Dominated by the Rhaetian Alps and the Dolomite Mountains, only about 15 percent of the region is suitable for cultivation. In the south, vineyards climb the sides of sweeping river valleys up to the foothills of high mountains. The snows fall heavily in the winter, and the breezes off the lakes and rivers cool the valleys in the summer.
The Etruscans were probably the first people to practice viticulture in the area and may have been responsible for training vines on wooden frames, a practice which the Romans found when they first arrived and which farmers still employ in the region. At the time, farmers in other parts of Italy more commonly trained their vines on trees. Here in the Trentino Alto-Adige, the Romans first used wooden barrels for ageing and transporting wine.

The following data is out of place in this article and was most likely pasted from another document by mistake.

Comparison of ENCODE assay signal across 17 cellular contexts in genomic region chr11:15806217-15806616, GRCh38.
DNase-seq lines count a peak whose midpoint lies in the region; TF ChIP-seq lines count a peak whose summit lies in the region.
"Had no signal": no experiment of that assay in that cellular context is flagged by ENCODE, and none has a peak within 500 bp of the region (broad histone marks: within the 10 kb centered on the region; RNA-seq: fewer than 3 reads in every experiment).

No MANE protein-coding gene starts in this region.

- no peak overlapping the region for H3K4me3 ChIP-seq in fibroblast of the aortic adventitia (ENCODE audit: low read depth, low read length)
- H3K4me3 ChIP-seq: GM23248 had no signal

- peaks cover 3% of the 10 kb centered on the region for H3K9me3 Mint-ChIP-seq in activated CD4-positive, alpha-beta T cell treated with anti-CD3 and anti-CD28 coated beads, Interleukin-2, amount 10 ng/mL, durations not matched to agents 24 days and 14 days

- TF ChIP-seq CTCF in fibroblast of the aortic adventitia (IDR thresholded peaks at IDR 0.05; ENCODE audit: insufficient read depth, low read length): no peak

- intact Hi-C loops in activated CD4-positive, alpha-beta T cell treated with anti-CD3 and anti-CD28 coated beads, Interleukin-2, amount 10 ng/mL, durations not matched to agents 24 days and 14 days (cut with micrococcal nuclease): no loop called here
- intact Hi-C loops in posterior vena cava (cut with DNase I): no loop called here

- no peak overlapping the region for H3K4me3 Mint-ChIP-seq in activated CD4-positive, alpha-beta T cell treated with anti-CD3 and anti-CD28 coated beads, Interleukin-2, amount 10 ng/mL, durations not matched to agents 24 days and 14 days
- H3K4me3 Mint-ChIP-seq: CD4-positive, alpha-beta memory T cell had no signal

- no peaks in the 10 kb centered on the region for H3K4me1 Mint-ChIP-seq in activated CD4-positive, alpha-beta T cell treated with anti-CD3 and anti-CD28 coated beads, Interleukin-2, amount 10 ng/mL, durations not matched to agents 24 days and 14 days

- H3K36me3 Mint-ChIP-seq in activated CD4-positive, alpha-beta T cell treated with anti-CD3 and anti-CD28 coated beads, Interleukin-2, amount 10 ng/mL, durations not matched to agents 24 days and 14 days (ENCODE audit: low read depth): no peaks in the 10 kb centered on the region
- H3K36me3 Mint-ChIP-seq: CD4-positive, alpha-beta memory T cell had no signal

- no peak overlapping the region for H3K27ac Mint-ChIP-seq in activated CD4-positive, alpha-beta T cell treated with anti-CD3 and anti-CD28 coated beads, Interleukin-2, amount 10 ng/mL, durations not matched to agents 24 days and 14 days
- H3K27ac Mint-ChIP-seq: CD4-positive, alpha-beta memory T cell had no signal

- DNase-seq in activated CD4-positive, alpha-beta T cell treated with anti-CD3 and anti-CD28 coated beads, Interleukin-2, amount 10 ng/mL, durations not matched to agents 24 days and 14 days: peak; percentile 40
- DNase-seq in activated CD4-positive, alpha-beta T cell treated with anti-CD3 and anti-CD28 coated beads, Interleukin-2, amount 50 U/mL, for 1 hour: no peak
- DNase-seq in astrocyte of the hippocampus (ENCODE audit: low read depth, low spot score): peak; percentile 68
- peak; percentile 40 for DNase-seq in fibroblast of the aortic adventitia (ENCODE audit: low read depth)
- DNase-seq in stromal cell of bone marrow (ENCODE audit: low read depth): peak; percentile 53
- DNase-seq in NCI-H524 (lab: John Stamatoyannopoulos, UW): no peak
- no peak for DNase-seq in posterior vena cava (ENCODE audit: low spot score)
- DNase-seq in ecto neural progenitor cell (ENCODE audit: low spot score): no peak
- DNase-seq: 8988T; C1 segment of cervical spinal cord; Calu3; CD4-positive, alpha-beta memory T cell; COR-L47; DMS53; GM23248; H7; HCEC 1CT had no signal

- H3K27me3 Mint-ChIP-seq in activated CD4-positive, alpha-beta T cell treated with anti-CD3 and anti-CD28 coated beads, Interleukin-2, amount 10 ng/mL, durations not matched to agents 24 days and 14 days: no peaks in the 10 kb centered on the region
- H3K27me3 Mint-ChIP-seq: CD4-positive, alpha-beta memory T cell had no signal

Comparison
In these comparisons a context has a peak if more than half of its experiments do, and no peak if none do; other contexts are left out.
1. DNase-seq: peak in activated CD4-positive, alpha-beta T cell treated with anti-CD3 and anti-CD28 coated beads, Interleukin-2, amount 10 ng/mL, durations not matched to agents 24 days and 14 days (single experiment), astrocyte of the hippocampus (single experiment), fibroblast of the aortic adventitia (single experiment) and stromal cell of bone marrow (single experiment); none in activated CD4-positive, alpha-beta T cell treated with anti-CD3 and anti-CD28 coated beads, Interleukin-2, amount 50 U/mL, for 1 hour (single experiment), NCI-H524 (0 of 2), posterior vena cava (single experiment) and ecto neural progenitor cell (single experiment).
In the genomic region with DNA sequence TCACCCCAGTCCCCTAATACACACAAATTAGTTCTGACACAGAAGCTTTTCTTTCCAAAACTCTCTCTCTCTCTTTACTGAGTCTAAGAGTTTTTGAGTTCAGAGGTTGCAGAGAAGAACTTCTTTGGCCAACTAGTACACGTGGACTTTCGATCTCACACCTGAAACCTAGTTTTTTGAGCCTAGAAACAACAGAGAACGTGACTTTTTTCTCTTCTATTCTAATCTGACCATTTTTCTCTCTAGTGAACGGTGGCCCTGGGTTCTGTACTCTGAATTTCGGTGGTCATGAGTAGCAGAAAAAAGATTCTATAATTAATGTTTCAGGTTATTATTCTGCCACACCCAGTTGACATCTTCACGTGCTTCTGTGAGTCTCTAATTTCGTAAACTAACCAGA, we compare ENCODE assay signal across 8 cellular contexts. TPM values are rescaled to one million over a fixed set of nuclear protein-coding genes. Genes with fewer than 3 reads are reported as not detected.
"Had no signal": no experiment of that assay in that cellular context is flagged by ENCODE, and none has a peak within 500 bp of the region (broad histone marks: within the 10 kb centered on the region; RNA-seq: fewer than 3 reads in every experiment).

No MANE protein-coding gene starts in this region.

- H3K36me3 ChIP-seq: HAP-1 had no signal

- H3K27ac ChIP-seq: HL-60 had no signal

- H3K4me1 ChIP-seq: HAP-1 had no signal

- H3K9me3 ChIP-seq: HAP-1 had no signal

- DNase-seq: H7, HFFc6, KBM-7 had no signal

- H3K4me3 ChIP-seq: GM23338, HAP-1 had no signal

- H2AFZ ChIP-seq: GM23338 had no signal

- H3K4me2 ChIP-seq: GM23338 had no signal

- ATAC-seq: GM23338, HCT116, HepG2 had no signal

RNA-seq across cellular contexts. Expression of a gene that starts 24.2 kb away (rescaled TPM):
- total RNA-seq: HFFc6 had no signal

Today, Alto Adige’s native Lagrein and Trentino’s Teroldego are among Italy’s most distinguished red wines, and Cabernet and Merlot, which have grown in the region for 150 years, have reached impressive heights. The region also produces some of Italy’s finest Rose`. Among the white wines, Chardonnay, Pinot Bianco and Grigio, Sauvignon, and Riesling Renano can also stand with Italy’s finest. Trentino’s native Nosiola which is a fine dry white is also the base of Vino Santo, a rich, golden dessert wine. Trentino, which has Italy’s largest production of Chardonnay is a leader with sparkling wines. The region also produces the aromatic Gewurztraminer, Sylvaner, and Muller Thurgau.